- North Carolina man drove to Arizona this summer to confess in 17-year-old case, police say
- Matthew Gibson got messages he thought were related to the death, police say
- But police didn't know anything about him
- "He could have gotten away with this," detective says
He never knew the name of the woman he killed all those years ago, back in Arizona.
Then Matthew Gibson started getting mysterious messages, at least some bearing the name, "Anita Townshed."
So, according to police, in June the 55-year-old drove from his North Carolina home all the way to Arizona, where he walked into the Winslow, Arizona, police department and confessed.
The thing is, as the Charlotte Observer newspaper noted in breaking the story Monday, the name of Gibson's victim wasn't Anita. It was Barbara Brown. And police didn't know anything about Gibson.
"I think because he recently found religion he was starting to feel guilty and wanted to do the right thing," said his attorney, Ron Gilleo.
Gibson had never had any run-ins with the law, not even a traffic ticket, Gilleo said.
"He could have gotten away with this," Bullhead City police Detective Mary Garcia said.
Instead, he was recently sentenced to more than 10 years in prison.
The saga began in 1997, when police found Brown's body along the Colorado River in Bullhead City, about 50 miles southeast of Las Vegas.
According to the Charlotte Observer, Gibson told police he had met Brown one night and the two went back to his trailer. He found her "loud and obnoxious," the newspaper reported, but she refused to leave.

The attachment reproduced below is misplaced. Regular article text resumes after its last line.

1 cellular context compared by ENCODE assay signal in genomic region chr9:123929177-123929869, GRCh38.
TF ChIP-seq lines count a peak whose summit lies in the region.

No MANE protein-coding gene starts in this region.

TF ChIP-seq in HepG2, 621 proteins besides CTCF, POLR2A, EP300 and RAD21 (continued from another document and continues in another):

He used a large flashlight to beat her to death, Garcia said, put her body in the trunk of his car and dumped it in a park. He tossed the flashlight on a road heading toward Las Vegas.
A few months later, he moved from Bullhead City, according to police.
Years of drifting intervened. Drug use, too, although the Observer reported Gibson quit a few years ago.
Then, this summer, the messages started arriving.
He got text messages, police said, and the Observer reported he told authorities he had gotten a telephone call from Walmart telling him Townshed's prescription was ready. He also got a Walmart advertisement with no return name or address, according to the newspaper.
He felt, according to a police report, that he had a "contract on his head."
On June 5, he walked into the Winslow Police Department and said he wanted to confess to a crime, according to the police report.
Bullhead City police, alerted by colleagues in Winslow, searched their files and found Brown's death.
They got a warrant for his arrest. He pleaded guilty to manslaughter last week and was sentenced to 10½ years in prison, Gilleo said.
"I had no intention to take a life," the Observer quoted Gibson as saying in a statement to police. "But it did happen, and I as a man will accept my punishment."
Gilleo said his client has always said he never wanted to kill Brown. "He is very remorseful and sorry this all happened."